"I tell you we have a proverb in Arabic, the birds dance the moment you kill them, he dance, dancing not from happiness, from pain," she says.
Most Iraqis, including some students at Al-Mustansiriyya University, say the pain is caused by Israel and the United States and has in fact strengthened their support for Saddam. Keeping in mind that Iraqis are restricted in what they can say publicly, we asked the students what they would say to President Bush.
"You are the worst, I would tell him, you are the worst," one student said.
"Don't interfere with my affairs," said another.
"Leave us alone. We don't want war," said a third.
60 Minutes II heard comments like that all over Baghdad. But the harshest words came from the students' soft-spoken professor, Dr. Al Obaydi.
What would he tell Bush? "You are making a big mistake. You should learn the lessons of the 11th of September.
"When I saw it for the first time on the TV, I said 'Poor people, it is very cruel,' but then I said 'Maybe now they can feel one percent of what we felt one day for what they did to us.' I am sorry, I am ashamed sometimes to feel like that."
Dr. Al Obaydi is angry not only at the United States but also at what most Iraqis think are American puppets: the U.N. inspectors. The inspectors fan out every day, looking for evidence of biological, chemical or nuclear weapons.
That day they made a surprise visit, a first-time visit to a "very sensitive" site, sensitive because itis the main Baghdad Presidential Palace. Saddam Hussein is sometimes there holding cabinet meetings, strategy sessions with his military men. These are ceremonial occasions. He also has a bunker beneath the palace, so it is sensitive. Another reason for the sensitivity: In a war ,it could be a target for air and or missile strikes.
While 60 Minutes II was in Baghdad, the inspectors did find empty chemical weapons warheads. They also searched scientists' homes and farms, but Saddam's party faithful say they won't find a smoking gun. The weapons they're looking for were destroyed several years ago, according to Iraqi Member of Parliament Mohammed Al Adhami.
"If we today recognize Israel, there will be no war. So this is a faith, because of Palestine, because of our wealth, they are coming to control us," says Al Adhami. "They know very well, the CIA, the American administration, they know very well, no more weapons of mass destruction in Iraq after 1998."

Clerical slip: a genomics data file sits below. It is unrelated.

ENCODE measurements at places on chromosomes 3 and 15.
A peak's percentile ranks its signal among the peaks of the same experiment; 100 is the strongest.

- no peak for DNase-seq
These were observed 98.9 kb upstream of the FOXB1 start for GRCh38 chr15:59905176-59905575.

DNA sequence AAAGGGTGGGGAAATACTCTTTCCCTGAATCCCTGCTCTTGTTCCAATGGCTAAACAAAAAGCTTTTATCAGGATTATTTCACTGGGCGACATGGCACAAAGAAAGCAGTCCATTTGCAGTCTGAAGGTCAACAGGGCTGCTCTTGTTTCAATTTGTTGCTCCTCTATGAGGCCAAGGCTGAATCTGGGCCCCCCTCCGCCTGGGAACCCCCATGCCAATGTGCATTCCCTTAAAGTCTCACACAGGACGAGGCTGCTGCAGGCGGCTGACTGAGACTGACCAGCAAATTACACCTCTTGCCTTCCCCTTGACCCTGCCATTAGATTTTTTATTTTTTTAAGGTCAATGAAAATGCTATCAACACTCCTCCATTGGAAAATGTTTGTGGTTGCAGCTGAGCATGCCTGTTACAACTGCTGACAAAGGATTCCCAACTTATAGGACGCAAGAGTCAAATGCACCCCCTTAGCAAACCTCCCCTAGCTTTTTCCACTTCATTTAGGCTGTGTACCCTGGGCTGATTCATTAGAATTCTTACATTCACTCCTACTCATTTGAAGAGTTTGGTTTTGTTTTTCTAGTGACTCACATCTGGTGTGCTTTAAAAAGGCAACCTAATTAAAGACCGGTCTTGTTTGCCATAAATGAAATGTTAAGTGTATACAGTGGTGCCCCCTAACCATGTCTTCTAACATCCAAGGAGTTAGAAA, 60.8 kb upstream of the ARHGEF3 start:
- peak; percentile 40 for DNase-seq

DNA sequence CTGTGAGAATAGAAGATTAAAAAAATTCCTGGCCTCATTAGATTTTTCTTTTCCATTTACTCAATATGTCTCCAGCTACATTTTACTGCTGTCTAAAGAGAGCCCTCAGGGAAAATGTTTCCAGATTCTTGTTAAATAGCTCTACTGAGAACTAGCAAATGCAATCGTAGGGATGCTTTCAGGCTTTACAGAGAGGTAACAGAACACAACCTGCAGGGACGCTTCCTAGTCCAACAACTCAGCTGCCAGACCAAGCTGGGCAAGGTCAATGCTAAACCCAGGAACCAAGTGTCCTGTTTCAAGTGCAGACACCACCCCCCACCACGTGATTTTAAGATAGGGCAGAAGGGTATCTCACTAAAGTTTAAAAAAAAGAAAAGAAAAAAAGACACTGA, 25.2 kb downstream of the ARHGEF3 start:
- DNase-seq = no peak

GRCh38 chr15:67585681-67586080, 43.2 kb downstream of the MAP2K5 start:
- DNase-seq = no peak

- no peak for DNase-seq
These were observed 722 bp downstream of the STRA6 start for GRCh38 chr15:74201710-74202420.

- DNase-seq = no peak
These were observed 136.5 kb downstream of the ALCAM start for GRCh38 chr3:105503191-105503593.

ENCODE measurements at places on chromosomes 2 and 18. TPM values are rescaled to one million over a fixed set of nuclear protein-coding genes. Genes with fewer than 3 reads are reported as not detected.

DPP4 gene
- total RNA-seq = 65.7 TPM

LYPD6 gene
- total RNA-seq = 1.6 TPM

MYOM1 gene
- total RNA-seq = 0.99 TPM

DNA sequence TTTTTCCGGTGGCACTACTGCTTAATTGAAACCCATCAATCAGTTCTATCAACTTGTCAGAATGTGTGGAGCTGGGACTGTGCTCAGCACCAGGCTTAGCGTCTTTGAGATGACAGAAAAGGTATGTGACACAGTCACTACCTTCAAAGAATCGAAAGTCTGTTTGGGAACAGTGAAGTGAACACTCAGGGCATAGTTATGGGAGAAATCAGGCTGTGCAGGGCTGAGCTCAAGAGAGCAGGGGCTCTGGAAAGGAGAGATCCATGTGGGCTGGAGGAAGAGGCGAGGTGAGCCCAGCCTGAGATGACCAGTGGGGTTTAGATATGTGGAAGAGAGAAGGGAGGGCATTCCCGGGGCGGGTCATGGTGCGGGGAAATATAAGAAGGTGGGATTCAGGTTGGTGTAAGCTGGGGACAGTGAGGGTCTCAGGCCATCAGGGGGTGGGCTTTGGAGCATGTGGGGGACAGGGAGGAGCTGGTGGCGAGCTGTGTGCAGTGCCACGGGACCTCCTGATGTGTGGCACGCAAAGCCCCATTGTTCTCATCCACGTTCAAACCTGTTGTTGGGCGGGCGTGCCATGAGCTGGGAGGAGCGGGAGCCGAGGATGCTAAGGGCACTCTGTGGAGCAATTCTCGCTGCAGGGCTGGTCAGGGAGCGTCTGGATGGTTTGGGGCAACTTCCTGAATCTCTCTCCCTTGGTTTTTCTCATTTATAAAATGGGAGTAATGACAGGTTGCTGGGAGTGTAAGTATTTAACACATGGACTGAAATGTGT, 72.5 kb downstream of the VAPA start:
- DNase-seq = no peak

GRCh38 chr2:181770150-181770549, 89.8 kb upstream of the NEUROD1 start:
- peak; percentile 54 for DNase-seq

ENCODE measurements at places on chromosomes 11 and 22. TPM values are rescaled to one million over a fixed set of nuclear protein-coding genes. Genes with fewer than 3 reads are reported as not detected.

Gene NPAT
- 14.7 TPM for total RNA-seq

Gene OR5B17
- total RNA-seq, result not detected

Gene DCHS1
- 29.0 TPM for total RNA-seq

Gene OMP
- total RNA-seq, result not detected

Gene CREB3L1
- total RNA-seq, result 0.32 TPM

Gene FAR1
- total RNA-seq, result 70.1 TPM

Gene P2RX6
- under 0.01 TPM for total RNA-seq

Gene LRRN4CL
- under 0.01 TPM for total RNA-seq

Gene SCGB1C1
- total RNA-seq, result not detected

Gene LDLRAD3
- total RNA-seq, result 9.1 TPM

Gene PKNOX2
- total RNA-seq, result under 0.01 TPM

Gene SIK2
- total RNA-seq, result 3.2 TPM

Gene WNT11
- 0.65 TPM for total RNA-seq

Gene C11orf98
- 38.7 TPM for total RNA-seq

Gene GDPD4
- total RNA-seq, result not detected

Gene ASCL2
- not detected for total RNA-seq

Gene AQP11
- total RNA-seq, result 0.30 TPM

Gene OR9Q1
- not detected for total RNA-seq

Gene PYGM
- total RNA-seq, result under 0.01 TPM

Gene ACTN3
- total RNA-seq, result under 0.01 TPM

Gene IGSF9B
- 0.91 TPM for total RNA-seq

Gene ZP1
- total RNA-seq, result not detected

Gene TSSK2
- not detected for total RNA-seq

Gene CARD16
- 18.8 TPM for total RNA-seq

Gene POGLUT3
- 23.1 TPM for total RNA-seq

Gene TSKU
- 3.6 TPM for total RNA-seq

60 Minutes II visited another site, a remote landing strip, that the inspectors had come to several times. After years of U.N. sanctions, it's a helicopter graveyard. Chopper carcasses litter the runways. The inspectors wanted to find out whether the nozzles and tanks on the helicopters had ever been outfitted to spread biological or chemical weapons. They found no evidence. 60 Minutes II found that only a few Polish-made helicopters could even get off the ground. These rickety machines are missing parts. The one we went up in was loud and sounded more like a flying washing machine than a weapons delivery system.
While the inspections continue, 60 Minutes II found that families all over Iraq are getting ready for war. Mrs. Al Dami, an artist, is stockpiling fuel and supplies on her apartment house balcony.
60 Minutes II found other Iraqi civilians out buying weapons at the Al Soquour gun shop, a veritable arms bazaar in a souk about 30 minutes from downtown. People think war is coming and they want to be ready.
If you've got the money, the owner of the shop, Abdul Kareem Jabbar, probably has what you want: rifles, shotguns, ammunition, Berettas, all kinds of hand guns from around the world.
One man said he wanted three guns, one for himself and two for his brothers. Are people buying weapons now because of the threat of war? These weapons are to protect themselves and their families, he said, but added, if something happens, of course they need these weapons to protect the country.
Is there any possibility that Saddam will agree to go into exile, in exchange for asylum?
"I don't think so," says Al Adhami. "Saddam Hussein is not just a president or a king who is chosen or elected by others. He is a leader, he considers himself as a leader. He is a believer; he believes in his principles."
Those who believe that this could happen are "dreaming, really, they are dreaming," he says. "President Saddam Hussein will fight until the last moment."